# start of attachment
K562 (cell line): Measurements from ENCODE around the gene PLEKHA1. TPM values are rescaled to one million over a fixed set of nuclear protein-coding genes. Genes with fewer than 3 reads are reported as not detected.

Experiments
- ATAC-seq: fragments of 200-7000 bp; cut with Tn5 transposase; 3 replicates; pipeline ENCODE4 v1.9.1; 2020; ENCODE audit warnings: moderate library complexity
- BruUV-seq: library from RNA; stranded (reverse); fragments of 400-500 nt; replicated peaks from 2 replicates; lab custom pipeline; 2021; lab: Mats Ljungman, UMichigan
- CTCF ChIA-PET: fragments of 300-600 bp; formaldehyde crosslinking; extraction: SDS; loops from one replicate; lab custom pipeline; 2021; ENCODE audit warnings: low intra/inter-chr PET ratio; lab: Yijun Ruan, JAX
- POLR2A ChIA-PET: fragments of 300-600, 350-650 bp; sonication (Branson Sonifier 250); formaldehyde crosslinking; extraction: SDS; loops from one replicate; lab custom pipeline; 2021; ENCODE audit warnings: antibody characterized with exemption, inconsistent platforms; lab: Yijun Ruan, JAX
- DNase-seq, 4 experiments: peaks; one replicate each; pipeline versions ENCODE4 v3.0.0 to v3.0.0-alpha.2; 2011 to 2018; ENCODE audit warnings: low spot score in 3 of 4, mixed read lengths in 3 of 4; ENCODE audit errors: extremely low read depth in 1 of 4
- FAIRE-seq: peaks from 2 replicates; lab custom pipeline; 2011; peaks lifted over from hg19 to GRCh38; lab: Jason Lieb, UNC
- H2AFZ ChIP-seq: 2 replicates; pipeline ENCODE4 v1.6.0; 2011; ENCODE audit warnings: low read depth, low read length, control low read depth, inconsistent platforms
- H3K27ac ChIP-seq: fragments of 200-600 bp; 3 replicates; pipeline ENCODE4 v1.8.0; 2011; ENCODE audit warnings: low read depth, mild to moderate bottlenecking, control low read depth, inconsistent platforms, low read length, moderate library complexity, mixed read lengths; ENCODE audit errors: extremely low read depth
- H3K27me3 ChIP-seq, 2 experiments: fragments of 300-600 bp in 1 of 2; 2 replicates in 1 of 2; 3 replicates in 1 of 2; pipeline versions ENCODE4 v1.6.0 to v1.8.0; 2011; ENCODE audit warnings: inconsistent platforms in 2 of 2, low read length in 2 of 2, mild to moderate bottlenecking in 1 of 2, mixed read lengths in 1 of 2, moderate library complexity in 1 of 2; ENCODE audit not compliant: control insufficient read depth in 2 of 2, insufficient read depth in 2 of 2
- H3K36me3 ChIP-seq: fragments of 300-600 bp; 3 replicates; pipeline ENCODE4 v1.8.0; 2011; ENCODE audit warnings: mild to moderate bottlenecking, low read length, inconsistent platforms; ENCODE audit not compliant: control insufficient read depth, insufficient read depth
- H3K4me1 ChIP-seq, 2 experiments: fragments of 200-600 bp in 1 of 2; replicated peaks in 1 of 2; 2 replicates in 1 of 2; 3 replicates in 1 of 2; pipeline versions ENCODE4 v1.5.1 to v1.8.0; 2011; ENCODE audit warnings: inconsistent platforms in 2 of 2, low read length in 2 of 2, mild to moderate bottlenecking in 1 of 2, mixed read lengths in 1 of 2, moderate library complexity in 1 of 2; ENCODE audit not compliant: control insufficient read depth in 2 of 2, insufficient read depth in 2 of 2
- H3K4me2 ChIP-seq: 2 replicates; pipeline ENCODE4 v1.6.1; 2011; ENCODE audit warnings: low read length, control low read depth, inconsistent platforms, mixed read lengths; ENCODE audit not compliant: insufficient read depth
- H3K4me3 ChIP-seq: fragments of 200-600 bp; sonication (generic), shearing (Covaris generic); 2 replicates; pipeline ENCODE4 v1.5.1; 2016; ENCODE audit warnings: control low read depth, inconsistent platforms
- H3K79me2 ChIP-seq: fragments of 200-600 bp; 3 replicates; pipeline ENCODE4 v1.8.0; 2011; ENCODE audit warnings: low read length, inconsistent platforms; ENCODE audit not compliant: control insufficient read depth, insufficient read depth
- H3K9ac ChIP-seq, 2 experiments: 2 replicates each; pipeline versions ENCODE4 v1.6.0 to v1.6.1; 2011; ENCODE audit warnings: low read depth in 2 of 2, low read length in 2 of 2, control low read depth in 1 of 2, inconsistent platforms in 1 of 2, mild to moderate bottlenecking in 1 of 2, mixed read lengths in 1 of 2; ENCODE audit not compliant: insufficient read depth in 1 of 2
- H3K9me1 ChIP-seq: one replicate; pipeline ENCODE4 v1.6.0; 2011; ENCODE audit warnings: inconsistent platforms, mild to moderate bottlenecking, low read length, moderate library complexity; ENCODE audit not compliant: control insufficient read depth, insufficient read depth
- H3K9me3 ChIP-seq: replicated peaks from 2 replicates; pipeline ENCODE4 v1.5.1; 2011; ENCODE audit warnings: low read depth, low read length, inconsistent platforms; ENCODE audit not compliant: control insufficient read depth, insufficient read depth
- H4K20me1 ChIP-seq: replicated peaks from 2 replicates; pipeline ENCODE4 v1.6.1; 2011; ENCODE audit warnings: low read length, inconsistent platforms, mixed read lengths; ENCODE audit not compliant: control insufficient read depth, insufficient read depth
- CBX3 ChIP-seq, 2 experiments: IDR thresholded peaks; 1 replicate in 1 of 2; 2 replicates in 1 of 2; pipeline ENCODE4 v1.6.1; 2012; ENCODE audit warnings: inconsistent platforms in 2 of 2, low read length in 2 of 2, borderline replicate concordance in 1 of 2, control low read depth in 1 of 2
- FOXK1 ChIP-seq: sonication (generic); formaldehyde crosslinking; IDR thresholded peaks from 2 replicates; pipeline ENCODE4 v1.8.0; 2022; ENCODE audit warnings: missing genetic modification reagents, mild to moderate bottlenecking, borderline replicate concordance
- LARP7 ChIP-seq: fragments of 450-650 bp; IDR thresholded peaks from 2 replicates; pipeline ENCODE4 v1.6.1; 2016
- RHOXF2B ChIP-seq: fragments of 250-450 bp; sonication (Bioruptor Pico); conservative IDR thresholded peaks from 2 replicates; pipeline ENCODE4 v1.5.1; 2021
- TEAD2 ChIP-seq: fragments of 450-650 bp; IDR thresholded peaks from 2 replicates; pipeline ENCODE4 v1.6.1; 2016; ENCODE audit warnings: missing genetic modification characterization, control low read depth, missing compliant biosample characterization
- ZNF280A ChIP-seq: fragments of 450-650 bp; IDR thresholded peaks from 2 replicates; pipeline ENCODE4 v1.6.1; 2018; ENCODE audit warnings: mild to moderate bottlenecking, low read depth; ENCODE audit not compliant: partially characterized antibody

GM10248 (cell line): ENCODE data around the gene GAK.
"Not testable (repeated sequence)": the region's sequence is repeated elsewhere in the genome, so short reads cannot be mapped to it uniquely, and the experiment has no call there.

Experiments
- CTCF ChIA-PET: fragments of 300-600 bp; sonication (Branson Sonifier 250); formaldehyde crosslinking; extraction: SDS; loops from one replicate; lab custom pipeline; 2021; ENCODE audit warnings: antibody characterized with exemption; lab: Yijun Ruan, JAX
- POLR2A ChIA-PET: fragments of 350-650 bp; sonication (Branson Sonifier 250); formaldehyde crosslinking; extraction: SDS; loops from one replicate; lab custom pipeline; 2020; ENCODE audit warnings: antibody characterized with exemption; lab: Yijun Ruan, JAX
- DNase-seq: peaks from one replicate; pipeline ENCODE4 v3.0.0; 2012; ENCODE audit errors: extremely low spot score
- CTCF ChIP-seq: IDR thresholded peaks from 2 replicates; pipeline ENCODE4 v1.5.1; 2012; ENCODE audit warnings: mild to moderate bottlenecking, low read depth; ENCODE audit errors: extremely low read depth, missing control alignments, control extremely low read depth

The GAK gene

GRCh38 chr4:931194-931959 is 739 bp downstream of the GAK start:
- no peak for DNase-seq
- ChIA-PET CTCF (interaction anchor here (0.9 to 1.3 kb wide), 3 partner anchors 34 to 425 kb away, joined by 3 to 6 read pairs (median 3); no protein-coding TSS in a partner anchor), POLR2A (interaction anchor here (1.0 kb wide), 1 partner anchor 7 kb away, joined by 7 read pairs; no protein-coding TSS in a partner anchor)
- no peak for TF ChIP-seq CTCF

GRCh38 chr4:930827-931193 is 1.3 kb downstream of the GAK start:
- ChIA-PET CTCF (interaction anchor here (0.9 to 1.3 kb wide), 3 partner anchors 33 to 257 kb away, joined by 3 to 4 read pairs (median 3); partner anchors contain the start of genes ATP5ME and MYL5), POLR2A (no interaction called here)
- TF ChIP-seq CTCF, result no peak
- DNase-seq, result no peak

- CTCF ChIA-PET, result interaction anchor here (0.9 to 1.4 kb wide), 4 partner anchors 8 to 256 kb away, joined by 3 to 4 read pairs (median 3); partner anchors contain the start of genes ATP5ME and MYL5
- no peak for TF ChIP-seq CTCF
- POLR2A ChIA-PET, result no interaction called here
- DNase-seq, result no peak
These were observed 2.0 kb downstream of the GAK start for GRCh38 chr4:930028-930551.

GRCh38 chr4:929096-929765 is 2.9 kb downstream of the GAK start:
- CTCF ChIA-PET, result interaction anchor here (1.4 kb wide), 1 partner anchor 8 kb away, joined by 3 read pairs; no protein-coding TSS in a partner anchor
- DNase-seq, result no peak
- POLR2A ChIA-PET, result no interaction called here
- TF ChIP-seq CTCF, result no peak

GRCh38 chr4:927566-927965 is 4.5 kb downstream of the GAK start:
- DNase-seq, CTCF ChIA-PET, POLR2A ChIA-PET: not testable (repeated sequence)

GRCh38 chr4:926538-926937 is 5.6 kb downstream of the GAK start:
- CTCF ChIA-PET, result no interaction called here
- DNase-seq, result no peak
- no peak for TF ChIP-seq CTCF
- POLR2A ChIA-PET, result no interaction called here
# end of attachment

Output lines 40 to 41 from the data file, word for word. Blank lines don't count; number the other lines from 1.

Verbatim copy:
- ChIA-PET CTCF (interaction anchor here (0.9 to 1.3 kb wide), 3 partner anchors 33 to 257 kb away, joined by 3 to 4 read pairs (median 3); partner anchors contain the start of genes ATP5ME and MYL5), POLR2A (no interaction called here)
- TF ChIP-seq CTCF, result no peak